Again, this is a sensitive topic. But it’s something that needs to be talked about.

In the last few weeks I have seen horror story after horror story about one or more dogs being off leash and an accident happening, either a dog comes running towards a reactive on leash dog and a fight breaks out, a dog biting a person or incidents at dog parks. I find that these incidents are becoming way too common and it needs to stop.

The problem I have, is hardly any of the dogs who are let off leash are well trained enough to be off leash. If you want your dog to be off leash they need to have a bullet proof recall around any type of distractions, horses, cats, dog fights and even food. They also need to be extremely social, and that means not be overly friendly either. Overly friendly dogs actually cause a lot more fights than dogs who prefer to avoid other dogs because they come across as rude to other dogs, they are ‘in your face’, usually very high energy and the often jump on the other dog as well. A truly social dog is a calm dog, will give another dog a sniff, might engage in some polite playing when the body language invites them and also one that knows when to walk away. The dog also needs be tolerant of every breed and every temperament to be called truly social.

Now knowing this, do you not think it’s putting too much expectations on dogs? How can we expect a dog, a living being with emotions and thoughts to be perfect in every situation? I stopped recommending dog parks to clients long ago, and I stopped going to dog parks long ago as well. Instead, we organize controlled outings so dogs can socialize in groups where dogs feel comfortable in and leashes don’t need to be a concern. There are places who have fenced off areas where you can organize meet ups and know that your dog and dogs around you are safe and they can really be as free as they can.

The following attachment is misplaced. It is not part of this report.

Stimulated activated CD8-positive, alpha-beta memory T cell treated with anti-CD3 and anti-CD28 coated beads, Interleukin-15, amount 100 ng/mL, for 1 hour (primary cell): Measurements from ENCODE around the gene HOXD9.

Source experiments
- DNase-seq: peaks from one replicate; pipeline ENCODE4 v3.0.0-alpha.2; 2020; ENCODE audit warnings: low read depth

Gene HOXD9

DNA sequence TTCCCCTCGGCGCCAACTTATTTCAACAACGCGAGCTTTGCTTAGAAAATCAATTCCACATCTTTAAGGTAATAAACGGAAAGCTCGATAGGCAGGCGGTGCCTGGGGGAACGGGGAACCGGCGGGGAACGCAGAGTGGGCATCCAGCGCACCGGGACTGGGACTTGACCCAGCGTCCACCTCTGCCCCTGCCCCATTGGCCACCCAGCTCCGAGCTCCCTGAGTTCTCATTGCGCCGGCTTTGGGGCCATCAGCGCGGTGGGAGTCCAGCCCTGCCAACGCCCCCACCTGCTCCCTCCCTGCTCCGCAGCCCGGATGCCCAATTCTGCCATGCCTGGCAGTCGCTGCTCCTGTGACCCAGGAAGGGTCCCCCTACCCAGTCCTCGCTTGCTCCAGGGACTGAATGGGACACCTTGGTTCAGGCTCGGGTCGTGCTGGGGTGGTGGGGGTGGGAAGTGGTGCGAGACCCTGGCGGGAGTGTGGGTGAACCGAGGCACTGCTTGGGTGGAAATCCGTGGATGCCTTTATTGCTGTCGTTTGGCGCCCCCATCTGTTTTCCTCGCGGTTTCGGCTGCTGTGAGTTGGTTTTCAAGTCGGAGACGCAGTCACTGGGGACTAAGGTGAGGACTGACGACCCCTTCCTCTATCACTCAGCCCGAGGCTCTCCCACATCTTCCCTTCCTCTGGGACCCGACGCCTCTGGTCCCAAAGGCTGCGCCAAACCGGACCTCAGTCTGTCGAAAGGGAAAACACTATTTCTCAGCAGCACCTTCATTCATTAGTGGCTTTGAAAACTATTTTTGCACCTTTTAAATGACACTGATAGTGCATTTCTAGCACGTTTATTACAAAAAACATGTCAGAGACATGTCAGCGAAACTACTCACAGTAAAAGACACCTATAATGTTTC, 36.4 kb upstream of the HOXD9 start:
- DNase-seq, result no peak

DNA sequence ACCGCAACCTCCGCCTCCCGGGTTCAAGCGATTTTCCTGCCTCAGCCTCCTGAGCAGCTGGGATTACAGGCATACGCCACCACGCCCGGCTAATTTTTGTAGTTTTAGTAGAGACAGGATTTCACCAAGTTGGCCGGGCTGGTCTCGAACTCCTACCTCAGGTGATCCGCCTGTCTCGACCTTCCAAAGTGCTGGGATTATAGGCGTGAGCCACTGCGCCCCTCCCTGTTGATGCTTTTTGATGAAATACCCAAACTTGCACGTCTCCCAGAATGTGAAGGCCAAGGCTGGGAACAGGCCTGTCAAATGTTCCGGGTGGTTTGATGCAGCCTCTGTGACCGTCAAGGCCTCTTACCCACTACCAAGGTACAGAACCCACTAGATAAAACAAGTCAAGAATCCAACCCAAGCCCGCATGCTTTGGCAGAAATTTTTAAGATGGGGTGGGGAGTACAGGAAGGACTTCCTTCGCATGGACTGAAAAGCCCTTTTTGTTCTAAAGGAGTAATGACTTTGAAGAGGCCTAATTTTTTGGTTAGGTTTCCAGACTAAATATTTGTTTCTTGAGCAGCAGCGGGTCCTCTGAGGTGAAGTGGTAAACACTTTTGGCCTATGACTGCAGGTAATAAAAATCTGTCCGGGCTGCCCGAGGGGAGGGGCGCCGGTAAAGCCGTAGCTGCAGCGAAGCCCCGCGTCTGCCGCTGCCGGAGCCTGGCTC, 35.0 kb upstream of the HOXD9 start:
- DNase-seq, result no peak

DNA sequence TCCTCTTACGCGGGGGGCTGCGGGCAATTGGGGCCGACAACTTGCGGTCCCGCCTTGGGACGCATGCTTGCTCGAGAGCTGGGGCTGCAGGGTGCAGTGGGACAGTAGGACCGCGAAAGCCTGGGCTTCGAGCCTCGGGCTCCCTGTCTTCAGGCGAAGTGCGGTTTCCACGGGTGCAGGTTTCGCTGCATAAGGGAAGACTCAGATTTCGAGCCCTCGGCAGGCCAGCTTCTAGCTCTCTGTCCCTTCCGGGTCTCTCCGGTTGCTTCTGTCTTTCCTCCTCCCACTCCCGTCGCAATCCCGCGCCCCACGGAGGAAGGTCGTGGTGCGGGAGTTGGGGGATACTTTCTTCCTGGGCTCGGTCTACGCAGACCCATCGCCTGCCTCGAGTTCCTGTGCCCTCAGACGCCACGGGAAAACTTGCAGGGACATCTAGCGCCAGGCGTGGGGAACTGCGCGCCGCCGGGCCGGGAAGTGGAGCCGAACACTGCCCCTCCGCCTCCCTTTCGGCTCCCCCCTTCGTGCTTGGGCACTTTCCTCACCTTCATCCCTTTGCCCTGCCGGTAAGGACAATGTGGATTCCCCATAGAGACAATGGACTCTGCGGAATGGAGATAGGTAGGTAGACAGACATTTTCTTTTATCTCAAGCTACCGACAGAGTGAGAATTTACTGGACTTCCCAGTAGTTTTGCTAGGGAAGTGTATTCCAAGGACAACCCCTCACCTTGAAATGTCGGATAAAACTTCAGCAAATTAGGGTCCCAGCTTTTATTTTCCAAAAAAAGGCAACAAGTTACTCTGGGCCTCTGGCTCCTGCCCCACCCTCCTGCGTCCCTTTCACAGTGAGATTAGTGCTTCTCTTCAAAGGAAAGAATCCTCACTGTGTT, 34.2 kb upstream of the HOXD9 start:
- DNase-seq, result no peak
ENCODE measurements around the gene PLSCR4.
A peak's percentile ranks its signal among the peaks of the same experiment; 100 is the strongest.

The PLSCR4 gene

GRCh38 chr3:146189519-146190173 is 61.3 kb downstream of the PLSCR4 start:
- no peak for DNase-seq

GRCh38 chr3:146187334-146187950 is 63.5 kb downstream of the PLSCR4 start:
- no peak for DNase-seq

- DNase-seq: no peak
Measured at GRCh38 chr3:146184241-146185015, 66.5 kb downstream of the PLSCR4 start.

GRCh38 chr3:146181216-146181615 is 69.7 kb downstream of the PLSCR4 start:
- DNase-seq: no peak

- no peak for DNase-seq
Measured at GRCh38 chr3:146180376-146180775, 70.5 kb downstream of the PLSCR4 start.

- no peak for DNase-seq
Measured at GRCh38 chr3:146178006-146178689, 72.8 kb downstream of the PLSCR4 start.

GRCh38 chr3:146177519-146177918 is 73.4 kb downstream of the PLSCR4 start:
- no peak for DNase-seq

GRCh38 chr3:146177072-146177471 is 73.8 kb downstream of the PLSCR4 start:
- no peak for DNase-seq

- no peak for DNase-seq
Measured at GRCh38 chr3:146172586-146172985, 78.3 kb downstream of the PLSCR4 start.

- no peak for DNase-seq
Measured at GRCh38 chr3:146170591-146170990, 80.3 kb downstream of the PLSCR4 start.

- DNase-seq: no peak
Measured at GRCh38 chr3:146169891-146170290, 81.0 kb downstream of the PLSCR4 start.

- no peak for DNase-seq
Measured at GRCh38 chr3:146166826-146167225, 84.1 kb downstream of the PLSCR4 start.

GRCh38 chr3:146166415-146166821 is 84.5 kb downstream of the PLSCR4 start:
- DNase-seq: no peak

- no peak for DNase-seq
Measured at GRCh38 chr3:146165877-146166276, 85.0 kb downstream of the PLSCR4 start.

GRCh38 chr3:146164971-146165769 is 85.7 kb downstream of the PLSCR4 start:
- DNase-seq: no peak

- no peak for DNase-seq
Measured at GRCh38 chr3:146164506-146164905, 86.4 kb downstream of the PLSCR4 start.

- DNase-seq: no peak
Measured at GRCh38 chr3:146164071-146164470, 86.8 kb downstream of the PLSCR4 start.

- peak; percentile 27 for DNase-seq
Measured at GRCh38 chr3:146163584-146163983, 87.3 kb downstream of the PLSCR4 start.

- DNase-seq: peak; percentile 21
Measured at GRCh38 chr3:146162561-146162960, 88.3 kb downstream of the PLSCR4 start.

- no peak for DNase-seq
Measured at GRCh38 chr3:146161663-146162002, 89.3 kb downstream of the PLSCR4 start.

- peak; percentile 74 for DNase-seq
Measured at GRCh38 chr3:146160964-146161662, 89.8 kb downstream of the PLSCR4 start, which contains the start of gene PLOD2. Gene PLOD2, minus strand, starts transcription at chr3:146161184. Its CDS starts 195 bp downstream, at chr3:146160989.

Now let’s have a look at the side of things and understand why some dogs are kept on a leash and only go to on leash zones. Safety, is usually the number one reason. We see lots of humans who have reactive dogs, and those dogs are not bad dogs, they just need their space. Their dogs still deserve outings and adventures but they do so responsibly and always on leash. Management is the first thing we tell our clients with reactive dogs, make sure they can’t practice their reactivity because the more a dog practices a behaviour, the more they do it. So how are they supposed to manage the situation when a friendly dog comes bounding up to their on-leash and reactive dog? They can’t, and the situation is usually traumatic for the human, the reactive dog and sometimes the friendly dog too if they get too close.

You can’t judge a person until you’ve walked a mile in their shoes, and unfortunately we will never be able to walk a mile in anyone’s shoes. Being considerate is something we might all have to work on, and in this situation, keeping your dog on a leash could help so many people. I personally never let Titan off a leash unless he is in a properly secured off area, and it’s not because he’ll ever harm a dog or human intentionally, but I can’t expect him to be perfect. We have lots of outings, all on a long line of either 5 or 10 meters and he has fun and so do I.

Subscribe for useful tips & tricks to help your dog thrive! We promise we won't bark too often!

Free Dog Training Tips

You have successfully subscribed to the newsletter

There was an error while trying to send your request. Please try again.

Bark Vader Dog School will use the information you provide on this form to be in touch with you and to provide updates, marketing and to send you free tips and tricks on how to raise happy healthy pups!